New instruments and approaches for financing the conservation and protection of ecosystems are emerging seemingly every day. In East Asia, PEMSEA’s 11 Country Partners are seeking to move beyond traditional public financing to fully utilize a blend of both public and private finance to support sustainable development of coasts and oceans in the region. As part of its annual East Asian Seas Partnership Council Meeting, PEMSEA convened a panel of international experts for an Ocean Leadership Roundtable held July 26. Representatives from national governments, NGOs, development projects, research institutes and industry associations from around the region learned about green bonds, blue carbon, waste water as a resource and the development of a new ocean investment facility, and how these might be applied in East Asia.
Justine Leigh-Bell of the Climate Bonds Initiative (CBI) explained to the participants that green bonds are debt instruments issued to finance green projects and assets. While no different than traditional bonds, the “green” label signals that the proceeds of the bonds go to environmentally responsible investments, such as renewable energy, low carbon buildings and waste management. The demand for green bonds is growing at a tremendous rate, so much so that some newly issued bonds are oversubscribed within a few hours. This market represents potentially trillions of dollars that could be tapped, and demand continues to grow as investors increasingly elect for financial instruments that can offer environmental benefits.
In partnership with PEMSEA, CBI is exploring the potential of applying bond financing to investments supporting coastal sustainable development, leveraging the same mechanics as green bonds and targeting the same buyers. Potential issuers could include central governments along with national and regional development banks. CBI identified Indonesia, the Philippines, Vietnam and China as having high potential based on several factors, including the advancement for integrated coastal management (ICM) implementation, the stability of domestic capital markets and a strong interest in green finance.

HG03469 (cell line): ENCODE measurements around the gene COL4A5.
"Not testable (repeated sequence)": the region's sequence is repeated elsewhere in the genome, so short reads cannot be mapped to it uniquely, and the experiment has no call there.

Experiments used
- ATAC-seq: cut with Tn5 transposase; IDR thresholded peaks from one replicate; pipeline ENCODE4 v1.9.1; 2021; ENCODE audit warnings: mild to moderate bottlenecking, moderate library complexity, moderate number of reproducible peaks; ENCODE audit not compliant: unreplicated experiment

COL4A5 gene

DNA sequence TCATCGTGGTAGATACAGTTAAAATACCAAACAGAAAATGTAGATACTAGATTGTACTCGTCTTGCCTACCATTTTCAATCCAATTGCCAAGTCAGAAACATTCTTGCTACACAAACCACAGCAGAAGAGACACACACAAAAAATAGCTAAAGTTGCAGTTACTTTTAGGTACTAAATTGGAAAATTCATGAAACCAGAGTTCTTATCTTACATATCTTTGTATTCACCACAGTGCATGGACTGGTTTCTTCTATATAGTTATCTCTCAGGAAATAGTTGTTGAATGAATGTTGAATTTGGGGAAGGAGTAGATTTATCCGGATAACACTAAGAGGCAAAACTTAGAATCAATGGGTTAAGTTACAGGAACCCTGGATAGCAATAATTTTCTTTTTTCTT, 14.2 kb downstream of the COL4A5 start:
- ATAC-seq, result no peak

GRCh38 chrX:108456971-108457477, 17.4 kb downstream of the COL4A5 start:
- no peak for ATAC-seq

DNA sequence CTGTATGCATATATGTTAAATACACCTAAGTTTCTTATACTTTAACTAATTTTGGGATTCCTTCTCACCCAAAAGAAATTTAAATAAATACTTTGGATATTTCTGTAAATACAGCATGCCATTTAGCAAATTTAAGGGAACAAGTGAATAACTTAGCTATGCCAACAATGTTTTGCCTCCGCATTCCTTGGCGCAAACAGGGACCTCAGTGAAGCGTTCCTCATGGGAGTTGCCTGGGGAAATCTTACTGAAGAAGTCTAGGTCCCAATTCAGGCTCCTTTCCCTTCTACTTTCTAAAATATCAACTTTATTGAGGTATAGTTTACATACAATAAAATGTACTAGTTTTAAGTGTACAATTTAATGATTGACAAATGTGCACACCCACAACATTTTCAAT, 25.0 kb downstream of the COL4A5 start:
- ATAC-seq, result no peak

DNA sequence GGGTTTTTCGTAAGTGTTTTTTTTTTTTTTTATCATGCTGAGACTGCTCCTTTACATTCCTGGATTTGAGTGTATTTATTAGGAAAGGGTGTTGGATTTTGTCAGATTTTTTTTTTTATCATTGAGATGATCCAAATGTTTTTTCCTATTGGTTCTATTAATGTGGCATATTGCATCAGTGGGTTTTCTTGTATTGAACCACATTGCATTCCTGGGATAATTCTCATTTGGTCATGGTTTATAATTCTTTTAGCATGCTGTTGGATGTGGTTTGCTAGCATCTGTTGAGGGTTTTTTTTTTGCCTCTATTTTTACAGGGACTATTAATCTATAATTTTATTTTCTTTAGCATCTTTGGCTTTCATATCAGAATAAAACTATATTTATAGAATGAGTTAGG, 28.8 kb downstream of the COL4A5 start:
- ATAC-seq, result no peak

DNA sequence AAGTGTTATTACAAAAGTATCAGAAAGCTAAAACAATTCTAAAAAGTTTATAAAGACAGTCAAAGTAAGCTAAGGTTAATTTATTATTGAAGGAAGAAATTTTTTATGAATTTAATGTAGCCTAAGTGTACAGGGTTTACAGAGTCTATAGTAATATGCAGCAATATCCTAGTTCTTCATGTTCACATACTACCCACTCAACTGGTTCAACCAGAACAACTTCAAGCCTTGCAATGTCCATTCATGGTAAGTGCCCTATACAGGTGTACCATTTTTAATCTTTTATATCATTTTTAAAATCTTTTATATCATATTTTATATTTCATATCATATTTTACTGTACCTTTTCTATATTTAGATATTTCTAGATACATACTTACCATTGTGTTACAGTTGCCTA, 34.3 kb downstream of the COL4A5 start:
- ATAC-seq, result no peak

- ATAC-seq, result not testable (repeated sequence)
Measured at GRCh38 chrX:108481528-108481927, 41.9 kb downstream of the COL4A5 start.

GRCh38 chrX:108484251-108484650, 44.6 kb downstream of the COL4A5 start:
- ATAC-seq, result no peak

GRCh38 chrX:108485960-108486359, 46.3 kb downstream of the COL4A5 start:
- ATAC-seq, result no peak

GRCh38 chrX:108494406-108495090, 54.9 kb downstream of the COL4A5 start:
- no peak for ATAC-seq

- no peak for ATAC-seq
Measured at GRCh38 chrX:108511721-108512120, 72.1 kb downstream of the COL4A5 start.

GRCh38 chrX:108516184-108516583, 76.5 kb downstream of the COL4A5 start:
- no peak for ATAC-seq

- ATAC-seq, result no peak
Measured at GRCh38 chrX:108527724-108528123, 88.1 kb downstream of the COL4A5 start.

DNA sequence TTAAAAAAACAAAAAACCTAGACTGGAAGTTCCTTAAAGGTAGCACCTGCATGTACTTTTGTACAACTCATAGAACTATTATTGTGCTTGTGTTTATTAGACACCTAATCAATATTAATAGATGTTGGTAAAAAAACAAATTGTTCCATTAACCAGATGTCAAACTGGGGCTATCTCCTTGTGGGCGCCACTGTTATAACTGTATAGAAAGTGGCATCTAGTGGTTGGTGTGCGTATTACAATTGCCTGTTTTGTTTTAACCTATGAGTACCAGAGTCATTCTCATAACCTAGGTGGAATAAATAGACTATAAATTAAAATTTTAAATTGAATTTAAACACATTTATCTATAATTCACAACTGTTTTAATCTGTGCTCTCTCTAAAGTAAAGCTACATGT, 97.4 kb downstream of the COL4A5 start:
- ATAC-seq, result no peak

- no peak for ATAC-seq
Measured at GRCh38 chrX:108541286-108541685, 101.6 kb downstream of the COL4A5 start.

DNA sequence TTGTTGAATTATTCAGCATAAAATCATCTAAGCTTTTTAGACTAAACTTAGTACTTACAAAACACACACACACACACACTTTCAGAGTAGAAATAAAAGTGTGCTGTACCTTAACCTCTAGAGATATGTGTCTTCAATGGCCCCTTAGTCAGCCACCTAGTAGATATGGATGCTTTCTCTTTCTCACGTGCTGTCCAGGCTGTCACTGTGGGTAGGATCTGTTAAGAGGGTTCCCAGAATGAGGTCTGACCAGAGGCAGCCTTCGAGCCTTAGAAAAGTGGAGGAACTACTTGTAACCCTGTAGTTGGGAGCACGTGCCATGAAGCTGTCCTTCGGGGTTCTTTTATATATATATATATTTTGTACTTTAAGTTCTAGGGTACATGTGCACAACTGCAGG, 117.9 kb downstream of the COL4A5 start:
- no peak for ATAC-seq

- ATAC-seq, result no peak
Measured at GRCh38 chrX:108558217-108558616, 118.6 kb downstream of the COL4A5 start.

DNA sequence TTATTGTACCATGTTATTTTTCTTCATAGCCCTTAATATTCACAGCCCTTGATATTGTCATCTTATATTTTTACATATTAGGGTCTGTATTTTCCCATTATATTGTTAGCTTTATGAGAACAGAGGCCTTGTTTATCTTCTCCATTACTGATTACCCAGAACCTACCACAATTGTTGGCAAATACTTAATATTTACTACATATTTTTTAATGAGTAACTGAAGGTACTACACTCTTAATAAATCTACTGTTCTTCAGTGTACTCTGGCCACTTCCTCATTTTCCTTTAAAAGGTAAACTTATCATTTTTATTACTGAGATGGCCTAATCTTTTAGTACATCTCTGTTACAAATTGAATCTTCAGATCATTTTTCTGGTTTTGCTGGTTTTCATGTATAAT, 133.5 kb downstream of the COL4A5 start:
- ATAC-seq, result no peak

Dr. Stephen Crooks of Silvestrum Climate Associates discussed the urgency of investing in blue carbon ecosystems, particularly in East Asia, which is a global hotspot for these ecosystems. Blue carbon ecosystems refer to mangroves, seagrass meadows and tidal marshes. All play a key role in carbon sequestration, which mitigates the impacts of climate change.
In June 2017, PEMSEA published a report in partnership with Silvestrum Climate Associates, Conservation International and The Nature Conservancy on Strategic Coastal Blue Carbon Opportunities in the Seas of East Asia. The report seeks to better understand the status of coastal blue carbon ecosystems in East Asia and raise awareness of the opportunities to include improved management of these ecosystems within climate mitigation and adaptation actions and commit¬ments, including opportunities to access new forms of financing.